Although there is enormous variation in response to these characters, on average the second hermit is liked the most. The captain is liked least, with the first hermit, girl and boy ranked somewhere in the middle. The characters are mirrors that can provide insights into yourself.
What does this story mean? People go through distinct stages of moral development. The first stage is based on selfishness. People make decisions in order to obtain pleasure, security, power, possessions, or status, and they follow rules only to avoid punishment. The ferryboat captain represents the stage one leader who is out for himself and doing whatever he can get away with.
The second stage is the adoption of society’s norms and values. Good behavior is fulfilling the duties and obligations of the organization. People at this stage enforce laws and regulations. The boy represents stage two, subjecting the girl to his and society’s values.
Stage three, the highest stage, reflects principles that transcend oneself and social rules. Behavior is motivated by the desire to develop and give to others. Leaders at stage three accept that individuals have different values, and they encourage each person’s unique development. Their views on how best to serve the larger good are based on personal observation and reflection rather than on prevailing orthodoxy.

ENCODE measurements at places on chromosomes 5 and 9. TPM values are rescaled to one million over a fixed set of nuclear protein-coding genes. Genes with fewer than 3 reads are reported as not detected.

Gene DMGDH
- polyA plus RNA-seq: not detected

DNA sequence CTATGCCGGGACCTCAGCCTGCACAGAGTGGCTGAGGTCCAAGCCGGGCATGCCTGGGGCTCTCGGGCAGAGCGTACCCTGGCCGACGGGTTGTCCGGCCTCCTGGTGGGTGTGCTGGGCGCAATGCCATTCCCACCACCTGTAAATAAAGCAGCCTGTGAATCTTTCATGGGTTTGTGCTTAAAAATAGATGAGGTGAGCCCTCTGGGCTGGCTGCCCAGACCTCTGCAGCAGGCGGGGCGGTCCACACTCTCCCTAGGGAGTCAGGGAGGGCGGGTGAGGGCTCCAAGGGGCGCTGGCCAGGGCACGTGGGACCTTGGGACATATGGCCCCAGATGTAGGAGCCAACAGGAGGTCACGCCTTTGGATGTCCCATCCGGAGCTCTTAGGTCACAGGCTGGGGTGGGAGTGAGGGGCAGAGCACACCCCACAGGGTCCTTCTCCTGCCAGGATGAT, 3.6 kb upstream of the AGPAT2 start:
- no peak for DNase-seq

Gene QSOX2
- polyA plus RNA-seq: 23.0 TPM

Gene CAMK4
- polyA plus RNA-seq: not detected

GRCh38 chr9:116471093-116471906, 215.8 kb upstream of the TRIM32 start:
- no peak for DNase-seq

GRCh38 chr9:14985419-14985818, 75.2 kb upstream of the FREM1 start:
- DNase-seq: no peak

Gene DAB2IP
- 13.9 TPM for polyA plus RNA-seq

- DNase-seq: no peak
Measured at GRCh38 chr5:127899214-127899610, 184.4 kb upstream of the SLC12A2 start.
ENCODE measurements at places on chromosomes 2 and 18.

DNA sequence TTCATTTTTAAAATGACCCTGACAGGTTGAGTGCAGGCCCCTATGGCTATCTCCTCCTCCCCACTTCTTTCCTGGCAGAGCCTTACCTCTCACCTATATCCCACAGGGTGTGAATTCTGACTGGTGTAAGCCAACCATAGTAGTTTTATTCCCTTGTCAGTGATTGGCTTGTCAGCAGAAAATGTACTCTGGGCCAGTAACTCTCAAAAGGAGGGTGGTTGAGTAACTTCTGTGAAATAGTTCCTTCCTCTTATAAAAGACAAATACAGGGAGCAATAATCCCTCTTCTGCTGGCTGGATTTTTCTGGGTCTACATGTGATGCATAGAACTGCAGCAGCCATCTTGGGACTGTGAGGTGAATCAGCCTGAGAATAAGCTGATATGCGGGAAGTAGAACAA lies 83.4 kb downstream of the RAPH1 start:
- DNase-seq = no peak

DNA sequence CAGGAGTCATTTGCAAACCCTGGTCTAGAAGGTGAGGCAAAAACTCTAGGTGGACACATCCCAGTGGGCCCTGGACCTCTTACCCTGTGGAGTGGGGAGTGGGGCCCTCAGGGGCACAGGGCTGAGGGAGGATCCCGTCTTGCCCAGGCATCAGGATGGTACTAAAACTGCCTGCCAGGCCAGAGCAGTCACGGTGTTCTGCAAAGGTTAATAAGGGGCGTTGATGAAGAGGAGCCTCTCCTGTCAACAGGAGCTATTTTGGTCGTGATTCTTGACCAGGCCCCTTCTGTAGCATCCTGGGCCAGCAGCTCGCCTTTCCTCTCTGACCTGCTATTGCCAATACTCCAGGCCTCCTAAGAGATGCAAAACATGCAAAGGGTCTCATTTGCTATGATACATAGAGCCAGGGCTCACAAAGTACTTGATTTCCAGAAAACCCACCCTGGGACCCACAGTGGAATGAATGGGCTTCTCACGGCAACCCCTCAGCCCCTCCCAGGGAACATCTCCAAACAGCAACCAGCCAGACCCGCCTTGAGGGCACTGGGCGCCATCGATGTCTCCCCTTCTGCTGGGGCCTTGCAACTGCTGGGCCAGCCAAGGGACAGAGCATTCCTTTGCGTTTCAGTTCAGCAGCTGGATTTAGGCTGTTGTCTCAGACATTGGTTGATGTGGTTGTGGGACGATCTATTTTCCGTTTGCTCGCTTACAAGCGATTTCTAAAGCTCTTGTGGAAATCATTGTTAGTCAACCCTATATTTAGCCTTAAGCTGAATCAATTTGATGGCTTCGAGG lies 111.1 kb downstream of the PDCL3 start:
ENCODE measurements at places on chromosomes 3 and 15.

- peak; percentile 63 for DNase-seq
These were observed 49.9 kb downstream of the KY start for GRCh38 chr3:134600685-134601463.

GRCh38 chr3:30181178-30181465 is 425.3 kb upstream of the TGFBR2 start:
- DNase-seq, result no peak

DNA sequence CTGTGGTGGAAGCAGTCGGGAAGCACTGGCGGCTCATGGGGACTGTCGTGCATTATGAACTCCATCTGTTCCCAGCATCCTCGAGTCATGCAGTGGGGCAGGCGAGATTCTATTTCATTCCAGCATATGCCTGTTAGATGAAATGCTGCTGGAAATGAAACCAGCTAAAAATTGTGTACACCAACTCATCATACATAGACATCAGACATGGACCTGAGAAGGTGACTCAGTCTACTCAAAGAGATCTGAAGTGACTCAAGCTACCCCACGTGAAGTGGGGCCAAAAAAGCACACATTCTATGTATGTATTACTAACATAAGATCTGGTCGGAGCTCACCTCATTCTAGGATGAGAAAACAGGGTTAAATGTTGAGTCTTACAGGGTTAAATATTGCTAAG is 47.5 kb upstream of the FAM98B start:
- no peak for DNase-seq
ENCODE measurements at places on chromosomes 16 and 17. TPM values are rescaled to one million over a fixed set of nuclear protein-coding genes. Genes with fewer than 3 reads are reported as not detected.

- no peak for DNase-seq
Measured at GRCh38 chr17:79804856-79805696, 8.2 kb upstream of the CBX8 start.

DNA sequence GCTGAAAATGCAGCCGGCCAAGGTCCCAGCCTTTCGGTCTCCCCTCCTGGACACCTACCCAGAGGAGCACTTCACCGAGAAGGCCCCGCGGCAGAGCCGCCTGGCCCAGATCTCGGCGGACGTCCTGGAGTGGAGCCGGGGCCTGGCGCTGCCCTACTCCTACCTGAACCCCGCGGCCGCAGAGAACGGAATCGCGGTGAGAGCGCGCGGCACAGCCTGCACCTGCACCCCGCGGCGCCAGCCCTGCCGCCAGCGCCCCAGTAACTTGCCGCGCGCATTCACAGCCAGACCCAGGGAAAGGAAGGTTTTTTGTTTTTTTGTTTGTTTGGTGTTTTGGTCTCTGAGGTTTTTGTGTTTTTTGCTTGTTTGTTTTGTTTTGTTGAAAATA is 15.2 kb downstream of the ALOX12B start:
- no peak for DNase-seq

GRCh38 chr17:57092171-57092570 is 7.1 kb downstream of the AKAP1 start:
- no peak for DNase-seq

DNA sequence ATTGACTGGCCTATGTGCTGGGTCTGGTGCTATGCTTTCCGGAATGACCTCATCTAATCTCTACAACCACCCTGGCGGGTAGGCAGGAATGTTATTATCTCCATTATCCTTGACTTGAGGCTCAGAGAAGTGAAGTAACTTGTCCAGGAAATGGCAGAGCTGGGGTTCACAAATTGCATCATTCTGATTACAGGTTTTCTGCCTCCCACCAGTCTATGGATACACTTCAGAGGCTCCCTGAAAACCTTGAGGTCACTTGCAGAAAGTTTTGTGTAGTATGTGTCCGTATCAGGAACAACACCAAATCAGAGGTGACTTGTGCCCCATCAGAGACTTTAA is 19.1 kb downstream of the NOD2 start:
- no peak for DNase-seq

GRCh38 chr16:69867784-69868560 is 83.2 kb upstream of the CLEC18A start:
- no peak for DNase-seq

The first hermit is an empowering leader. He gives away control. The only way for the girl to grow, mature, and become a better person is to make decisions for herself. He treats the girl as a full adult. He accepts her choices unconditionally. The first hermit represents a style opposite to that of the boy, who is judgmental and wishes to control the girl’s behavior to meet his needs and standards. If you disliked the first hermit, you may find it hard to empower others.
The second hermit exemplifies the servant leader. He demonstrates selflessness, generosity, brotherly love, and high moral character. He recognizes the...
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